The synthesis of molecular materials and supramolecular systems is challenging – in part because their formation and self-assembly is strongly influenced by reaction environment. We use three approaches to control supramolecular synthesis and/or self-assembly: 1) tuning the building blocks;1 2) varying the interaction strength between building blocks,2and 3) controlling the reaction environment.3,4
This talk will focus on approach 3, illustrating this via the semi-continuous formation of a macrocyclic molecular hinge. Molecular hinges provide a pronounced conformational change, but almost exclusively operate via dihedral rotations rather than truly hinge-like clamping mechanisms. We describe two isomeric macrocycles with clamp-like open and closed geometries, which crystallize as separate polymorphs but interconvert freely in solution.4 An unusual one-pot addition cyclization reaction was used to produce the macrocycles on a multigram scale from inexpensive reagents, without supramolecular templating or high-dilution conditions.
By performing the synthesis in a flow reactor with two heated coils, we were able to ensure optimal temperature for each step and automate reagent additions at fixed time points. Use of a dynamic back-pressure regulator (BPR) allowed the reaction temperature to be safely increased above solvent boiling point. Furthermore, a switching valve enabled automatic LC-MS analysis of the reaction mixture, providing insight into the reaction mechanism via detection of intermediates. This approach tripled the yield and optimized the selectivity at > 80% for a single isomer. This study showcases our ability to rapidly optimize reactions in flow using real-time data, and suggests some exciting ways forward to exploit flow technology in the field of supramolecular synthesis.5 The talk will finish by exploring how automation could further transform our approach to discovery in supramolecular chemistry.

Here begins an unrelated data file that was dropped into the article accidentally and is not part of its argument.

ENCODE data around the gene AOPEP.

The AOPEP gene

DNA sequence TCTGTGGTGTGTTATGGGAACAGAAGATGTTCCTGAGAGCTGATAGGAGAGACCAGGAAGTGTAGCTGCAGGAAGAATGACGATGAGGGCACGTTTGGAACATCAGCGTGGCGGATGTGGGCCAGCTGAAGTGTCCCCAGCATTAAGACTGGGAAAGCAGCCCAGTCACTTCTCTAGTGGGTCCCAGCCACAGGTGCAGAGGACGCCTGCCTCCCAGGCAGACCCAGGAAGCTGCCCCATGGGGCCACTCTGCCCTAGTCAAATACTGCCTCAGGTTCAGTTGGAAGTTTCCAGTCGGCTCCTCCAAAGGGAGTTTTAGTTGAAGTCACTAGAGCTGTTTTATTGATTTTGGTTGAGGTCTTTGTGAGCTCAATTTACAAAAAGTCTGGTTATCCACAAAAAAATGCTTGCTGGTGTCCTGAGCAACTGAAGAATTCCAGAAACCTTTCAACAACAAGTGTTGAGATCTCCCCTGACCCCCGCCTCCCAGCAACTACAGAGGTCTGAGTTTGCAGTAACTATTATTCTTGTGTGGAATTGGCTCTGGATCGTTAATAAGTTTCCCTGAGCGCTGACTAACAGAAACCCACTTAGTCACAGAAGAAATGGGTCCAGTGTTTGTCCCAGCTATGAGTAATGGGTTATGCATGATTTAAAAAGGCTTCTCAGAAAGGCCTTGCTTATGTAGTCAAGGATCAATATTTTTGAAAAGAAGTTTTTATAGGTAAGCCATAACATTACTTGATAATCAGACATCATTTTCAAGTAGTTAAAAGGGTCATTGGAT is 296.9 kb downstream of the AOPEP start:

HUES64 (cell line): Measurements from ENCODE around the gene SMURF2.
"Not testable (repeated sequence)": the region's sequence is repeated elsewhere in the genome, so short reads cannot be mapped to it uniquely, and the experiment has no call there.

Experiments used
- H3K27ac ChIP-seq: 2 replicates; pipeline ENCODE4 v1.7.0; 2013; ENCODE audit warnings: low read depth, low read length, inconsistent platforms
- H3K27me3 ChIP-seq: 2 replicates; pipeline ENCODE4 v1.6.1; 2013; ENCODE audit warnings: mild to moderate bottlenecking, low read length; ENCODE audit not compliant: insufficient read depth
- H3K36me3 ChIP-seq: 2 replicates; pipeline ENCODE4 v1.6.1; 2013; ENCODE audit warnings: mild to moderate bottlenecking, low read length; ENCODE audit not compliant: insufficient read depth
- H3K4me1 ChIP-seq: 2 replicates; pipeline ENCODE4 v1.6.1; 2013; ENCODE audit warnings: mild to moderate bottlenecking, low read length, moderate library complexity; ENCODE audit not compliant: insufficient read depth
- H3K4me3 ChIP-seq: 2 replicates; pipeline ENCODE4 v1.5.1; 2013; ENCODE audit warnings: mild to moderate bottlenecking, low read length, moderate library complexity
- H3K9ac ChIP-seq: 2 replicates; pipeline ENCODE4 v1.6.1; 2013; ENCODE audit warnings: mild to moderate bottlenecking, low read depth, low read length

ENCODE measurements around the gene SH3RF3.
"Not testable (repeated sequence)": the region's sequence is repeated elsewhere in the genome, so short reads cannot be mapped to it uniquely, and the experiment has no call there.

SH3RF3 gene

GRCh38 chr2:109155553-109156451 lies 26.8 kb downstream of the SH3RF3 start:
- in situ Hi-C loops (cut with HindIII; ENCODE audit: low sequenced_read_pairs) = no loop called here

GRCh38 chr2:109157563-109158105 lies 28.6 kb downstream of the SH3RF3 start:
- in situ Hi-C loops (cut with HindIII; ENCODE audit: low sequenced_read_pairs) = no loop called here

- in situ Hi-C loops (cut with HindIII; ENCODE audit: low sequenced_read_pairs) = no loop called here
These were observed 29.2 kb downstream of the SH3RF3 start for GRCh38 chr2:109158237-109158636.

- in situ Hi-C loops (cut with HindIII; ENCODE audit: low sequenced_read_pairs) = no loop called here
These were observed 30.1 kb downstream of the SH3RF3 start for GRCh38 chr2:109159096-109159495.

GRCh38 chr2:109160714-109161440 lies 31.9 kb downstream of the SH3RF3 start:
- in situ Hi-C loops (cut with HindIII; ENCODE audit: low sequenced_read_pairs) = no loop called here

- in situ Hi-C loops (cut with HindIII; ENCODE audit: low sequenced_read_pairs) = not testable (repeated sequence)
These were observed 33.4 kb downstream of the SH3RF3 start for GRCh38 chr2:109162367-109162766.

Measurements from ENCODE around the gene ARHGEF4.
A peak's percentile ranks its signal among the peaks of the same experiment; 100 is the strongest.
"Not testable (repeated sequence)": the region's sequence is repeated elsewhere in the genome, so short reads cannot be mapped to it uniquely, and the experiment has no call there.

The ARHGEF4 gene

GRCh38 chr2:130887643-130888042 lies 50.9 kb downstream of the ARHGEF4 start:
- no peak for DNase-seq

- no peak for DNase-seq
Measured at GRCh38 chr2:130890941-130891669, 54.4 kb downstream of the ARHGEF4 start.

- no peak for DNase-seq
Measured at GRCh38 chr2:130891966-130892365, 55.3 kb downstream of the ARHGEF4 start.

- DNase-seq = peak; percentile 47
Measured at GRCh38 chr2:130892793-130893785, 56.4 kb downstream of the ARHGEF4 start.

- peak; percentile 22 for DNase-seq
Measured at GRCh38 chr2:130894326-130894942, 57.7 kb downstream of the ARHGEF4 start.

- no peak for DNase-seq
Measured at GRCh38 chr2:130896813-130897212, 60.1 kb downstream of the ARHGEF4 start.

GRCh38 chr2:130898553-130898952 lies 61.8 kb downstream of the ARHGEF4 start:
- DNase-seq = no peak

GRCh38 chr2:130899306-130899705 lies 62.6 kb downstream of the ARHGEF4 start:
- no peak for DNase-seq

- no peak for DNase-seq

V. Abet† and F. T. Szczypiński† et al., Angew. Chem. Int. Ed., 2020, 59, 38, 16755-16763
 A. G. Slater et al., Nat. Chem., 2017, 9, 17-25.
 M. E. Briggs† and A. G. Slater† et al., Chem. Commun., 2015, 51, 17390-17393.
 C. D. Jones et al., J. Am. Chem. Soc. 2021, 143, 19, 7553–7565.
 K. Ollerton, R. L. Greenaway and A. G. Slater, Frontiers in Chem., 2021, 9:774987
Anna Slater is a Royal Society URF and Senior Lecturer at the University of Liverpool. Shereceived her PhD in supramolecular chemistry from the University of Nottingham in 2011. Following postdoctoral positions in porphyrin self-assembly (University of Nottingham) and porous organic cage materials (University of Liverpool) she took up a Royal Society-EPSRC Dorothy Hodgkin Fellowship in 2016 and a Royal Society University Research Fellowship in 2021, and was promoted to Senior Lecturer in 2022. Anna developed an interest in flow chemistry during her PDRA positions, recognising that flow technology has a lot to offer the supramolecular chemist; exploiting flow processes for enhanced control of chemistry is now a central theme of her work. Her research interests include molecular materials, enabling technology and organic synthesis and self-assembly.
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